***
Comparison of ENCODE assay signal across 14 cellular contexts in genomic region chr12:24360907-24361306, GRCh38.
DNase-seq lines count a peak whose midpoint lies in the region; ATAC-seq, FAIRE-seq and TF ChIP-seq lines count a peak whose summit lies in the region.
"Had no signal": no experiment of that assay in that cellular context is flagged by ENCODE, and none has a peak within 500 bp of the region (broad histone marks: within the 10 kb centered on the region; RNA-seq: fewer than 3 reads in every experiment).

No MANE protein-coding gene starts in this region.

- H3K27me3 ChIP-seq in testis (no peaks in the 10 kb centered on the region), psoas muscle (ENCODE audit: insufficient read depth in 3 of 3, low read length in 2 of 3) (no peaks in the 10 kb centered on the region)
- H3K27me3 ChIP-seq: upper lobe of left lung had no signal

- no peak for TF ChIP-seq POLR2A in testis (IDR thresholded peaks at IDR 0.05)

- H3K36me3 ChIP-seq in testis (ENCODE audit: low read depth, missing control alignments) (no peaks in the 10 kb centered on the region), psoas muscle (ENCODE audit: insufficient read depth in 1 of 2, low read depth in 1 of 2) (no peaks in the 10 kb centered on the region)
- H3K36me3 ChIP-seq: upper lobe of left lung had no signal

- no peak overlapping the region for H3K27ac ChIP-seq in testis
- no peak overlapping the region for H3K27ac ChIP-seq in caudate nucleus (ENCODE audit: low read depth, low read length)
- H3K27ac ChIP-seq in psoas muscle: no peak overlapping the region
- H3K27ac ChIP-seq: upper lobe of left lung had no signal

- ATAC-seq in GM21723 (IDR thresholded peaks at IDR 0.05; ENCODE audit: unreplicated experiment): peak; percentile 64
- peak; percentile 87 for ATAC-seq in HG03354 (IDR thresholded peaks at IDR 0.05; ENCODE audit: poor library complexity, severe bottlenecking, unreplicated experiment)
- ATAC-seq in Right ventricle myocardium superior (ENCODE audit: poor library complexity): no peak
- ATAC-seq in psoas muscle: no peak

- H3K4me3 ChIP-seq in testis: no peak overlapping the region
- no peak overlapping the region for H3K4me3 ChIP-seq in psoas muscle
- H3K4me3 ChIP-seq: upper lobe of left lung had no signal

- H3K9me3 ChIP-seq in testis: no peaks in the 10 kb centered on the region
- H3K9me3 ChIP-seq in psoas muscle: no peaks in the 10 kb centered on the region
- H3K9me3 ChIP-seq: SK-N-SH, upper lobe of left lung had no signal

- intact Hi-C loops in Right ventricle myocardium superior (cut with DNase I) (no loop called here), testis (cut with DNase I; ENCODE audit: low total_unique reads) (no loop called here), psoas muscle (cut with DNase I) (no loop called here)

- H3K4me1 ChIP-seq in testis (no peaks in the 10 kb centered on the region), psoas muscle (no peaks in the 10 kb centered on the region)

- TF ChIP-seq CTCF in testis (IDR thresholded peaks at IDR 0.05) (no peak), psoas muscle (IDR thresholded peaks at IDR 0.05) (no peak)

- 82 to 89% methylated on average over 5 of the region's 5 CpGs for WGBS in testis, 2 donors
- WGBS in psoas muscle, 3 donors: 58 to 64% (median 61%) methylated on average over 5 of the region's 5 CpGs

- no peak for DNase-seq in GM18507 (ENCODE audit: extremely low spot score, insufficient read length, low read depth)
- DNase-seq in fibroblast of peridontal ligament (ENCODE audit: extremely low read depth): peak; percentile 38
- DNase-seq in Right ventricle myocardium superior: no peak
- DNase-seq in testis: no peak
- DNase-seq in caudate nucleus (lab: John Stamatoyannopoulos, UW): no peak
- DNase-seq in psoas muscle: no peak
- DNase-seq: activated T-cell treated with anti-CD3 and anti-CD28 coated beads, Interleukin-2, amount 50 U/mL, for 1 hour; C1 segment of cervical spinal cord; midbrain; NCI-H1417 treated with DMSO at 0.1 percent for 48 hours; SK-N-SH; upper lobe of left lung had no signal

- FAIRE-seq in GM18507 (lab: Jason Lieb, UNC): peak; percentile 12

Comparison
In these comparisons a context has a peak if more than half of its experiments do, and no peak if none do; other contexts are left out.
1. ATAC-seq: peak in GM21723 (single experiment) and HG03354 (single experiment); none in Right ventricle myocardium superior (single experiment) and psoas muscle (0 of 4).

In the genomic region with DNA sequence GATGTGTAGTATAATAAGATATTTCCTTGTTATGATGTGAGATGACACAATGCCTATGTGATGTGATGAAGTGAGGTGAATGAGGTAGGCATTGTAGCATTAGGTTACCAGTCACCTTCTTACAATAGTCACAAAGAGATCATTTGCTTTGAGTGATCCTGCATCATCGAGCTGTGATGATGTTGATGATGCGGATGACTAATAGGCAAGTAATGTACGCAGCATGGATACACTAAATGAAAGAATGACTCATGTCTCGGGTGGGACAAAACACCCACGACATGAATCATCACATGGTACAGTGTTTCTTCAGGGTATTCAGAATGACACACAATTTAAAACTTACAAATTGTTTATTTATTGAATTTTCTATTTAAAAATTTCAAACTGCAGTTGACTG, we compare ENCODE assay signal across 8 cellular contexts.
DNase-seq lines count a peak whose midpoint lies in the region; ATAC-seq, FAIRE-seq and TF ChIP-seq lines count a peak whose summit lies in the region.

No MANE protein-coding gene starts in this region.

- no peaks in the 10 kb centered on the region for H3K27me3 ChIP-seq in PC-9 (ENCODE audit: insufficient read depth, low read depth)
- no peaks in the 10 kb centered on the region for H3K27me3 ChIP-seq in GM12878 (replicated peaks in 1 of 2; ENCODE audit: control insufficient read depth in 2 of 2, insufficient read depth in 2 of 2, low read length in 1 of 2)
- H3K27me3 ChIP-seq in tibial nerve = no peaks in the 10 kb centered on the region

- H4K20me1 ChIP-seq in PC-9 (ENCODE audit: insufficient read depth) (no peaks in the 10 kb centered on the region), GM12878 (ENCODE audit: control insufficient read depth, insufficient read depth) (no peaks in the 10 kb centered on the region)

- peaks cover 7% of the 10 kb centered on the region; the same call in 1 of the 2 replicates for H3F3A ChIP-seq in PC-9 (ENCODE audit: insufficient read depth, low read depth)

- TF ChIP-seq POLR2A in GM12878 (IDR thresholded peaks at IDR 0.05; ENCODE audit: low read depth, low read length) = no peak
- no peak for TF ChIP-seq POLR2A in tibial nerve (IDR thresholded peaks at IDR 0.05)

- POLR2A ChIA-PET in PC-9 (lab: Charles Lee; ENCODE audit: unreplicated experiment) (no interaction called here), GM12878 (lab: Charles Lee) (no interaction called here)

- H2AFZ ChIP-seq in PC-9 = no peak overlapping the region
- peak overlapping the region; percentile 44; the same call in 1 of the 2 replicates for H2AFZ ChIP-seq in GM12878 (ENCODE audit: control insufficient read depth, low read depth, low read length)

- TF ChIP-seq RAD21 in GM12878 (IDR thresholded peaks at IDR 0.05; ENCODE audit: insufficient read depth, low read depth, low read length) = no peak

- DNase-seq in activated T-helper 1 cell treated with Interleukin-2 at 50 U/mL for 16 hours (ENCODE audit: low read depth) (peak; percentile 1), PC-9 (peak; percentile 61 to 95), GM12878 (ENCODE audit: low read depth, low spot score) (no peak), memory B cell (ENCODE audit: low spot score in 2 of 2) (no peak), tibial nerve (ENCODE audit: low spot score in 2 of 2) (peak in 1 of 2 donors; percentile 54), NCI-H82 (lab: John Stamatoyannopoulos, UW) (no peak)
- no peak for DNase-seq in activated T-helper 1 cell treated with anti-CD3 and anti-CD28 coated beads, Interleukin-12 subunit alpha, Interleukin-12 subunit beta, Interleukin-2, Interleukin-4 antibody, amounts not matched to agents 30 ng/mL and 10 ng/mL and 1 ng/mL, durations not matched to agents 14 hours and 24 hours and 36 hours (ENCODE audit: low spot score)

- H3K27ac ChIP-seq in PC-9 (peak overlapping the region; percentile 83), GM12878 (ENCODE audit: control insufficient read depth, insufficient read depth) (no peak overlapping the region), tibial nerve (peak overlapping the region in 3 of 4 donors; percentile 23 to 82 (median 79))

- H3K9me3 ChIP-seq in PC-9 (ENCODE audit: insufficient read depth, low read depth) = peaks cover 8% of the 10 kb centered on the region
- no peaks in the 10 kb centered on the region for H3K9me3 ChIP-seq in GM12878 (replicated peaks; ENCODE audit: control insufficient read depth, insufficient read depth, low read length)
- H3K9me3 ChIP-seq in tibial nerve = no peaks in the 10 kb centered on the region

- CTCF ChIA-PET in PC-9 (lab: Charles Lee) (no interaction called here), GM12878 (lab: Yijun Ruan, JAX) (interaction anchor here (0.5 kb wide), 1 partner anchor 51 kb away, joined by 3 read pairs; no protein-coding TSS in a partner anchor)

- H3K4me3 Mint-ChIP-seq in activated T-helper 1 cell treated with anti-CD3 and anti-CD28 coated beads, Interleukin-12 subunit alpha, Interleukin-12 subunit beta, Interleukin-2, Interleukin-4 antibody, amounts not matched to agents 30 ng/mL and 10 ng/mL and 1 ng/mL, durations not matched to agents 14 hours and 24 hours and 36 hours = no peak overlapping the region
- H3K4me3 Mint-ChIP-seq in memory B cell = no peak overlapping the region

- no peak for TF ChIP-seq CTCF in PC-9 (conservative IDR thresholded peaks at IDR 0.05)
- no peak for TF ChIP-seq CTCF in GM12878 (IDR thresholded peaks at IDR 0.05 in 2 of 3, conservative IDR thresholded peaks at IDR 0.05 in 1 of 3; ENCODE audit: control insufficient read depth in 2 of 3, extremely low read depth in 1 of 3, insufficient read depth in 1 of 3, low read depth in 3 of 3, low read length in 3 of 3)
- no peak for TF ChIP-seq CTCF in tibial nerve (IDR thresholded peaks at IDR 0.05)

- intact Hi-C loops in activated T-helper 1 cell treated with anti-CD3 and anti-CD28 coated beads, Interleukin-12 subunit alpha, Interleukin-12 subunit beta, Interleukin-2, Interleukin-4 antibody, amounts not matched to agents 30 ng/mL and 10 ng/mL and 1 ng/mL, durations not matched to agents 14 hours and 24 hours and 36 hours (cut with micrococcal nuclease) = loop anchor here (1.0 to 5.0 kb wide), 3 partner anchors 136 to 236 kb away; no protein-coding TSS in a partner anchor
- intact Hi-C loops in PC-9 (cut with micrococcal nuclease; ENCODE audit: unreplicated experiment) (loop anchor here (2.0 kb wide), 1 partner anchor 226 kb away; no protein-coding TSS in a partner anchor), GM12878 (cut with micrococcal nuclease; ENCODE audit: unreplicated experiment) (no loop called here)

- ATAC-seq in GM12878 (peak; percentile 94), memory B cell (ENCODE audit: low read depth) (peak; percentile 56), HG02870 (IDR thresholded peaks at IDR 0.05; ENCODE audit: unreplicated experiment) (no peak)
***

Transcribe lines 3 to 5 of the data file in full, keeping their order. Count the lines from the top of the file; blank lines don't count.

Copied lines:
"Had no signal": no experiment of that assay in that cellular context is flagged by ENCODE, and none has a peak within 500 bp of the region (broad histone marks: within the 10 kb centered on the region; RNA-seq: fewer than 3 reads in every experiment).

No MANE protein-coding gene starts in this region.

- H3K27me3 ChIP-seq in testis (no peaks in the 10 kb centered on the region), psoas muscle (ENCODE audit: insufficient read depth in 3 of 3, low read length in 2 of 3) (no peaks in the 10 kb centered on the region)